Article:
Coin shake-up

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This problem solving activity has a statistics focus.

Achievement Objectives
S3-3: Investigate simple situations that involve elements of chance by comparing experimental results with expectations from models of all the outcomes, acknowledging that samples vary.
Student Activity

When you toss 2 coins at once, will they usually land with the same side up or different sides up?

Two two-dollar coins: one heads-up and one tails-up.

Specific Learning Outcomes
  • Predict the likelihood of an event based on data collected.
  • Use a systematic approach to find all possible outcomes.
  • Effectively plan a mathematical exploration.
Description of Mathematics

In this problem the students play a simple game that helps them begin to form an intuitive sense of what chance and possibilities mean. Theoretically, when 2 coins are tossed the chances for each outcome are ½, although with a small number or trials you probably won't get that exactly. Something that the students may not notice when they first play the game is that a same-side toss can be made in 2 ways (heads-heads or tails-tails) as can a different-side. 

Required Resource Materials

The Problem

When you toss 2 coins at once, will they usually land with the same side up or different sides up?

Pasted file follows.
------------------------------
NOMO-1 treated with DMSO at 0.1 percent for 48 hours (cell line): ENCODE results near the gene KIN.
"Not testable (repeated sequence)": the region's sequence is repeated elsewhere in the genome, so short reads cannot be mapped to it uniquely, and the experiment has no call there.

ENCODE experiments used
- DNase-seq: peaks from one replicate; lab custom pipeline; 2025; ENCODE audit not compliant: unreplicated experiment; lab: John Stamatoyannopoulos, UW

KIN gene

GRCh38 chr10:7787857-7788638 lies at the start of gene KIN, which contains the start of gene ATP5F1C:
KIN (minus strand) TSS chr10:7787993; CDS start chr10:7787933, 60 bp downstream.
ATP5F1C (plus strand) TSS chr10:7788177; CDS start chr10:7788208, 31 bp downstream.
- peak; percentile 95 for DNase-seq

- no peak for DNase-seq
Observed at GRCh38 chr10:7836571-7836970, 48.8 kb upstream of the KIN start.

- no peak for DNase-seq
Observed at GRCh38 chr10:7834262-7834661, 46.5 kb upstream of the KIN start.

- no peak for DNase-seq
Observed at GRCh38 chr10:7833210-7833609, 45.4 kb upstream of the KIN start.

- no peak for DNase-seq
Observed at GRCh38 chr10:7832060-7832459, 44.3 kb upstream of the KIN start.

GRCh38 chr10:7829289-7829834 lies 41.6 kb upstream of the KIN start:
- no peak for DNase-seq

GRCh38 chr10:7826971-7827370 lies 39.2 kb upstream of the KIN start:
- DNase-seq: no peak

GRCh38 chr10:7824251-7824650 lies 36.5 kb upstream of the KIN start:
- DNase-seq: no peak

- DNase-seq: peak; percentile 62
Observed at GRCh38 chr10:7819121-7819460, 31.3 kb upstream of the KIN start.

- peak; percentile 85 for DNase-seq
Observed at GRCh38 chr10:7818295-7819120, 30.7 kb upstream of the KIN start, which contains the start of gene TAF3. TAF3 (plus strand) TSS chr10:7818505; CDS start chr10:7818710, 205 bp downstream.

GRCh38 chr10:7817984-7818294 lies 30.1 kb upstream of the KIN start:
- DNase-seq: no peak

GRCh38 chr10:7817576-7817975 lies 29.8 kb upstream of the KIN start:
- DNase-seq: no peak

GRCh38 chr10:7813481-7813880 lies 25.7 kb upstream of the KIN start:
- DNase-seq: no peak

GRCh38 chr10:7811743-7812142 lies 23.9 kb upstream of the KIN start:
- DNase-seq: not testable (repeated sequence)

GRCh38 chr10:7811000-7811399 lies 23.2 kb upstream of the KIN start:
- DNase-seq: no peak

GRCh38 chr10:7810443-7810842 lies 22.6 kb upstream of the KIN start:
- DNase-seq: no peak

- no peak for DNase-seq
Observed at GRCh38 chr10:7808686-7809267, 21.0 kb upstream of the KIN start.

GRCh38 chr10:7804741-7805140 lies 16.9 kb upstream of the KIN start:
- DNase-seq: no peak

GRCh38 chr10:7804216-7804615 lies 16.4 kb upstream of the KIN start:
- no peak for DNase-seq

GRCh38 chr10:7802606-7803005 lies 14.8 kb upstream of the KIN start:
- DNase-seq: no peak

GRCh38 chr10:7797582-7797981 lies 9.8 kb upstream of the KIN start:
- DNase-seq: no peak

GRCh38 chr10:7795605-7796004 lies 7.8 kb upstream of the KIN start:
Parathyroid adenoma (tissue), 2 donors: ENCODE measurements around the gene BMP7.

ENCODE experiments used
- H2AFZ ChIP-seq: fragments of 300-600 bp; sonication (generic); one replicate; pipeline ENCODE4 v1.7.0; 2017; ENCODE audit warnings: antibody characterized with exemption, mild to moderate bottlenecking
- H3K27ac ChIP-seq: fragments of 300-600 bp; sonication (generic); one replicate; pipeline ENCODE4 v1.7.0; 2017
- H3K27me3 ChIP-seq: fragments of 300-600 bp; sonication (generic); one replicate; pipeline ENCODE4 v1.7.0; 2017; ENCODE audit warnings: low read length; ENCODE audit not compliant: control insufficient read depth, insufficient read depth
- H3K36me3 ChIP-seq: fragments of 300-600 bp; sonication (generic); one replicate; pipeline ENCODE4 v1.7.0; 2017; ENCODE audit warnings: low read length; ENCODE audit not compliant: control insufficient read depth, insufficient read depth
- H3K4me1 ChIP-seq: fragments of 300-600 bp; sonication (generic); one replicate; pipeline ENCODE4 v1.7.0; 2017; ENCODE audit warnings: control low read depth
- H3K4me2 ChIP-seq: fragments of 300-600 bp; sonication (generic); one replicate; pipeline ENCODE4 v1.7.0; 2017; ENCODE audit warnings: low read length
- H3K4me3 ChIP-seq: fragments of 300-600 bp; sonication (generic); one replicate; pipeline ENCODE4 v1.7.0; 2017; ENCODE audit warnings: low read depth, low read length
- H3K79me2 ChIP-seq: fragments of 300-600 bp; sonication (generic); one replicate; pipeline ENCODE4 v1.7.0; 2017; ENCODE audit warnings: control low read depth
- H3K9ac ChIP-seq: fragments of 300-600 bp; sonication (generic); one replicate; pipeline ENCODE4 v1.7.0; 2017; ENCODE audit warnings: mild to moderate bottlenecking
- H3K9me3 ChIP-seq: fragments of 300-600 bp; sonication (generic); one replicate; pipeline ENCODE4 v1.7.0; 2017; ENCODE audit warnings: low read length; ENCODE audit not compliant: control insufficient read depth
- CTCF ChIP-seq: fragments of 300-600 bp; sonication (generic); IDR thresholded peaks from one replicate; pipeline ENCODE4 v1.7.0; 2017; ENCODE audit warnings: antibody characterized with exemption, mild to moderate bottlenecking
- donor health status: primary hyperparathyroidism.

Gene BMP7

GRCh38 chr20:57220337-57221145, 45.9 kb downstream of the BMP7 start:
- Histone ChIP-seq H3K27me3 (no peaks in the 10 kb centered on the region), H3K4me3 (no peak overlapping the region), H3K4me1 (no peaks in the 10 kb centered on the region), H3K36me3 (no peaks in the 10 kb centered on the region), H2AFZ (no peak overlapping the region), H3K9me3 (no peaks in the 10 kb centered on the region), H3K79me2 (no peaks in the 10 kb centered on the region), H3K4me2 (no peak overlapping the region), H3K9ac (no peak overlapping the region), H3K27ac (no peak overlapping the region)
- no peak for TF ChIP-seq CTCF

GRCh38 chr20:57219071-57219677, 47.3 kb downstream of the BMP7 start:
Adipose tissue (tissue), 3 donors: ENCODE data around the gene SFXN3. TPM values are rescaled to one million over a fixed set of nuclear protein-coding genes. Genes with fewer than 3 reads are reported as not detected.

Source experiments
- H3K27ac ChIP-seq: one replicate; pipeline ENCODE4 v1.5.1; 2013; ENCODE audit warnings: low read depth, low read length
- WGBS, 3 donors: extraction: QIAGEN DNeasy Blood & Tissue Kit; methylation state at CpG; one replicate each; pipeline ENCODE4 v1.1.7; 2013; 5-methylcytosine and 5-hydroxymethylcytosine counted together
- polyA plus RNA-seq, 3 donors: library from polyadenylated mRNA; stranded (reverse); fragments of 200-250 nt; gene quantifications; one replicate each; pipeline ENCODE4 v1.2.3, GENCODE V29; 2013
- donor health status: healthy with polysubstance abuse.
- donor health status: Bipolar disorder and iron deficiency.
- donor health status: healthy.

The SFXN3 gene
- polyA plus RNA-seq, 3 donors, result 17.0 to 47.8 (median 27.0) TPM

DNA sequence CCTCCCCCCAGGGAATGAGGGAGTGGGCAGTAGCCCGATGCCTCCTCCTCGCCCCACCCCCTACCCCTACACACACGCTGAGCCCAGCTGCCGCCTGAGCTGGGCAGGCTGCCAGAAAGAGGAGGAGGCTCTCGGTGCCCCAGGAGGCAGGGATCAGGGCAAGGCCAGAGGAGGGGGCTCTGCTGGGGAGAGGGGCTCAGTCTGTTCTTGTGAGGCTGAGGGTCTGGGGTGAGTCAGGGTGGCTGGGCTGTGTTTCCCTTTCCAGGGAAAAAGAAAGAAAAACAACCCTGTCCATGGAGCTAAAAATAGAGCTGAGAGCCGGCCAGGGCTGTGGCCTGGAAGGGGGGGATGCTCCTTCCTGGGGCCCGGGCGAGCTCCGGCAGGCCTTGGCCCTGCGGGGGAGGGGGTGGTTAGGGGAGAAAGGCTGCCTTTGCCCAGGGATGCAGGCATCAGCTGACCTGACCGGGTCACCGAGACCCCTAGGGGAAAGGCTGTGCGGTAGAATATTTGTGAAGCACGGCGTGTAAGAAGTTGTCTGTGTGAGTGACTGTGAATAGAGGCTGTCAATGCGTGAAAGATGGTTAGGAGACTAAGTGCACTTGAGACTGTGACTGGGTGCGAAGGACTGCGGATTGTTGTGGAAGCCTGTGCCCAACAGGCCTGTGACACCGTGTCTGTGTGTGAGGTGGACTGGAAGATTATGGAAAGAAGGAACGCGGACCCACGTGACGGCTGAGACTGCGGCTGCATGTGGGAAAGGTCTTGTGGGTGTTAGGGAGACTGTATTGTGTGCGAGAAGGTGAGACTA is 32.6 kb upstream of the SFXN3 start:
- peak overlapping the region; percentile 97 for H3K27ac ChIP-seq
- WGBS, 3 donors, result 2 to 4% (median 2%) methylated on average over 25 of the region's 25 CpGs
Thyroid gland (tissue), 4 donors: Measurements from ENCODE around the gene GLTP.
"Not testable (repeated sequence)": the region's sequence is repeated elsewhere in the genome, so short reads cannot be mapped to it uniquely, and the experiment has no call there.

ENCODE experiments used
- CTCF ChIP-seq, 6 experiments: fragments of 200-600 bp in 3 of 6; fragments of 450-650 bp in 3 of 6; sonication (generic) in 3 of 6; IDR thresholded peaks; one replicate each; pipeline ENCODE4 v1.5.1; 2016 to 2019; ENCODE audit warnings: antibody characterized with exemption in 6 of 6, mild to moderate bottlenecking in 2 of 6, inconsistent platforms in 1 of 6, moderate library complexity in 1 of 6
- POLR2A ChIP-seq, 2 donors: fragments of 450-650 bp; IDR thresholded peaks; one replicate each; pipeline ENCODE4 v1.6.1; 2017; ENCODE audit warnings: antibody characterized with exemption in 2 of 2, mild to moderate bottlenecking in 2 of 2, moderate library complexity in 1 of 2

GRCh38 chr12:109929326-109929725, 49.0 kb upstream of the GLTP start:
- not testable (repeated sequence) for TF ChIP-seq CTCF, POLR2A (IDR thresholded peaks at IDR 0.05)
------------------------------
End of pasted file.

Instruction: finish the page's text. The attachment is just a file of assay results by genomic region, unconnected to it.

Teaching Sequence

  1. Introduce the problem as a game to be played with pairs.
    Players take turns, one tossing the coins while the other guesses whether the coins will land with the same side up or different sides up. Players record the results of each guess as same or different.
  2. As the game is being played get the students to observe what is happening to the totals. Ask the students to toss the coins 20 times and write a statement on their results. You may need to model how to record the results from the coin toss (e.g. in a frequency table). They should do this again after 50 tosses.
    What can you say about the totals?
    Does one way of landing seem to come up more often than the other?
    Is it better to guess same or different?
  3. Share findings from the game.
    Why are there different totals? (develops the notion of chance)
  4. Pose the question: What are the different ways the coins could land?
  5. Let the pairs find all the possible outcomes of tossing the 2 coins. Ask that they record their work in a way that would convince others that they had found all the possible outcomes.
  6. Share strategies for recording outcomes.


Repeat the game with 3 coins.


When the game is played there will be variation in the results that helps develop intuitive understandings of chance. As more trials are made the results will begin to approach ½ , although it may take at 50 for this to happen.

There are 4 different outcomes when 2 coins are tossed:


This means that it is equally likely that they land with the same sides up as they will land with different sides up.

Solution to the Extension

(8 outcomes)


Here it is less likely that all the sides will be the same.

PiuaHeUka.pdf258.79 KB
CoinShake.pdf180.29 KB
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Level Three